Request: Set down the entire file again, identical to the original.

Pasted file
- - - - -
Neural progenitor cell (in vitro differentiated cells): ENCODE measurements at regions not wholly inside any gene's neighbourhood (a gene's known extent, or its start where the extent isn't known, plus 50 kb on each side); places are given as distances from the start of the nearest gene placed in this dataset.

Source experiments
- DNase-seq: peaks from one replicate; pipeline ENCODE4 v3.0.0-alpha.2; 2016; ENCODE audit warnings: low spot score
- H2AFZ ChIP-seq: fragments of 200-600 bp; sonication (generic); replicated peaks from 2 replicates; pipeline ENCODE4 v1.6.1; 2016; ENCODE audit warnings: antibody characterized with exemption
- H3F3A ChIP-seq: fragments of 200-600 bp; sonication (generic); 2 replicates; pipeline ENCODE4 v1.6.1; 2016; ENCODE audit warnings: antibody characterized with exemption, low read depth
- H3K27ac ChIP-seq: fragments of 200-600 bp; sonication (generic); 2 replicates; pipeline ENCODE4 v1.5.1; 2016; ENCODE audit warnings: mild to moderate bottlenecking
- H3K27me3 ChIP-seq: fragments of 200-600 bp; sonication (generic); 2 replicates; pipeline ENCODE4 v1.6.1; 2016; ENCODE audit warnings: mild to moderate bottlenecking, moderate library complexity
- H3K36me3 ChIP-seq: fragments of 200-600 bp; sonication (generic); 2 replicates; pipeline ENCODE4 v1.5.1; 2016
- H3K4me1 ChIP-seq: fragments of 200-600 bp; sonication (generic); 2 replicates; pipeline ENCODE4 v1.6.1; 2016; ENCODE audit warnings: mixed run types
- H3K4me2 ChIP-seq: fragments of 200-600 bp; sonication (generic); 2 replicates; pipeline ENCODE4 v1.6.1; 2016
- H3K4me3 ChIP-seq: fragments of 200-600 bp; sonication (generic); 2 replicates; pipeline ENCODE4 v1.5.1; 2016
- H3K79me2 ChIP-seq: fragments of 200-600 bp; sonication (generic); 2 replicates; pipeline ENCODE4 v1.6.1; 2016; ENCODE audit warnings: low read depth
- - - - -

Neural progenitor cell (in vitro differentiated cells): ENCODE measurements at regions not wholly inside any gene's neighbourhood (a gene's known extent, or its start where the extent isn't known, plus 50 kb on each side); places are given as distances from the start of the nearest gene placed in this dataset.

Source experiments
- DNase-seq: peaks from one replicate; pipeline ENCODE4 v3.0.0-alpha.2; 2016; ENCODE audit warnings: low spot score
- H2AFZ ChIP-seq: fragments of 200-600 bp; sonication (generic); replicated peaks from 2 replicates; pipeline ENCODE4 v1.6.1; 2016; ENCODE audit warnings: antibody characterized with exemption
- H3F3A ChIP-seq: fragments of 200-600 bp; sonication (generic); 2 replicates; pipeline ENCODE4 v1.6.1; 2016; ENCODE audit warnings: antibody characterized with exemption, low read depth
- H3K27ac ChIP-seq: fragments of 200-600 bp; sonication (generic); 2 replicates; pipeline ENCODE4 v1.5.1; 2016; ENCODE audit warnings: mild to moderate bottlenecking
- H3K27me3 ChIP-seq: fragments of 200-600 bp; sonication (generic); 2 replicates; pipeline ENCODE4 v1.6.1; 2016; ENCODE audit warnings: mild to moderate bottlenecking, moderate library complexity
- H3K36me3 ChIP-seq: fragments of 200-600 bp; sonication (generic); 2 replicates; pipeline ENCODE4 v1.5.1; 2016
- H3K4me1 ChIP-seq: fragments of 200-600 bp; sonication (generic); 2 replicates; pipeline ENCODE4 v1.6.1; 2016; ENCODE audit warnings: mixed run types
- H3K4me2 ChIP-seq: fragments of 200-600 bp; sonication (generic); 2 replicates; pipeline ENCODE4 v1.6.1; 2016
- H3K4me3 ChIP-seq: fragments of 200-600 bp; sonication (generic); 2 replicates; pipeline ENCODE4 v1.5.1; 2016
- H3K79me2 ChIP-seq: fragments of 200-600 bp; sonication (generic); 2 replicates; pipeline ENCODE4 v1.6.1; 2016; ENCODE audit warnings: low read depth